MIT's shape-shifting bot can be a phone, lamp or exoskeleton

MIT's Media Lab has created LineFORM, a "Shape Changing Interface" that presents new ways for us to interact with technology. LineFORM is a serpentine robot that has the ability to form a number of shapes, mixing flexibility with rigidity. The lab's Tangible Media Group believes it opens up "new possibilities for display, interaction, and body constraint," and has demonstrated its potential for all three on video.

Aptly, LineFORM starts with a line; a linear series of actuators that can move independently or together to arrange itself in new shapes. In one demo, it's wrapped around a wrist like a high-tech Slap Wrap. In this configuration, it's able to convey a notification through haptic feedback, uncoiling its end and gently tapping a user's wrist. Its creators ask us to imagine this forming the core structure of a mobile device, presumably replete with a display, microphone and speaker. On receiving the notification, the user then unfurls it, and it contracts into a rectangular prism. After he taps away on an imaginary display, it shape-shifts into an old-timey telephone.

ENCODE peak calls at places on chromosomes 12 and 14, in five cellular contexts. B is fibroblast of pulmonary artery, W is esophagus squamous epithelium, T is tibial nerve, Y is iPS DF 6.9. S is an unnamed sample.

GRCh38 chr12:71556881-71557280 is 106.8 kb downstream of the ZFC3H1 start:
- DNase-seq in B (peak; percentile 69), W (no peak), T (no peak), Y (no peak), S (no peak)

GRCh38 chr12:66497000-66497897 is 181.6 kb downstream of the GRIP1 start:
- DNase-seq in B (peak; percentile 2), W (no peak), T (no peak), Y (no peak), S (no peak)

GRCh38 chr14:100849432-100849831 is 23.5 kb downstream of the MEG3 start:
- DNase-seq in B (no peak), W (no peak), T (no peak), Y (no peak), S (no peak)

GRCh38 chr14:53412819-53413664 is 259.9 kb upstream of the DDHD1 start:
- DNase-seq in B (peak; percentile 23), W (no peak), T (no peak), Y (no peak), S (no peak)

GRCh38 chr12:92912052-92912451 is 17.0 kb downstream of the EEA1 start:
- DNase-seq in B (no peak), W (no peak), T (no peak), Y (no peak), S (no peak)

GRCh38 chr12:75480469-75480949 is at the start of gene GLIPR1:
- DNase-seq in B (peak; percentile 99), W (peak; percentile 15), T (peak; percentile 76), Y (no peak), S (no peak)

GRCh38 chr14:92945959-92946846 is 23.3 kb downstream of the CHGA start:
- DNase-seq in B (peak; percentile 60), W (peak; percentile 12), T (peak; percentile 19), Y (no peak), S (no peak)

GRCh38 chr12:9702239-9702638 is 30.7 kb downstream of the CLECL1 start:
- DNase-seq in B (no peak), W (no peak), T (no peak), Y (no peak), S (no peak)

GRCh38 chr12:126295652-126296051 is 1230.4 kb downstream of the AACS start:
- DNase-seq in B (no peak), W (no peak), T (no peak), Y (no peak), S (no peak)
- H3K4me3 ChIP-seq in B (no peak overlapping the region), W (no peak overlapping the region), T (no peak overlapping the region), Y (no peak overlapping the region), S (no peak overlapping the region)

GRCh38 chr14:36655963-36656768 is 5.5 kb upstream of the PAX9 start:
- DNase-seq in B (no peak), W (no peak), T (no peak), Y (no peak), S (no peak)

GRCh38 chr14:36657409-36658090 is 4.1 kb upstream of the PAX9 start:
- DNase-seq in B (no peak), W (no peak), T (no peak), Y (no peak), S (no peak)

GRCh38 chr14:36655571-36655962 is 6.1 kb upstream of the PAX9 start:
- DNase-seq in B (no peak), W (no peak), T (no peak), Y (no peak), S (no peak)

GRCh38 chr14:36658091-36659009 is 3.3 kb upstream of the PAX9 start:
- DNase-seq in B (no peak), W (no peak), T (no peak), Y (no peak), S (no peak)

There's also the potential for LineFORM to act as an intelligent cable. Such a cable would be capable of recognizing a number of modules, transforming where necessary. On recognizing an attached light bulb, the robot jolts into action, almost-instantaneously becoming a posable lamp, complete with three-dimensional dimmer switch. As a cable, LineFORM works an "expressive" cord, creating waveforms to represent the "invisible flow" of data between devices. There's also a section where the robot embodies a "dynamic ruler."


Another, particularly interesting use-case is as a dynamic body constraint. When wrapped around a user's arm, it can limit the range of body movements, or "replay" a movement set. The usefulness of this is more abstract than the other examples, but it could be useful for training. An expert in a field could record themselves performing a physical task, and then LineFORM could allow an amateur to perform the same action while making sure they didn't deviate from the recorded path.

With all of the demonstrations, you have to use a healthy dose of imagination. This is an advanced proof-of-concept that could one day develop into something useful. "We envisage LineFORM-style devices coupled with flexible displays as next-generation mobile devices," say Ken Nakagaki, Sean Follmer, and Tangible Media Group head Professor Hiroshi Ishii, the three authors of the LineFORM research paper. "We have shown that a relatively small number of actuators can be used to achieve an expressive display ... our hope is that this work will motivate others to further explore the space."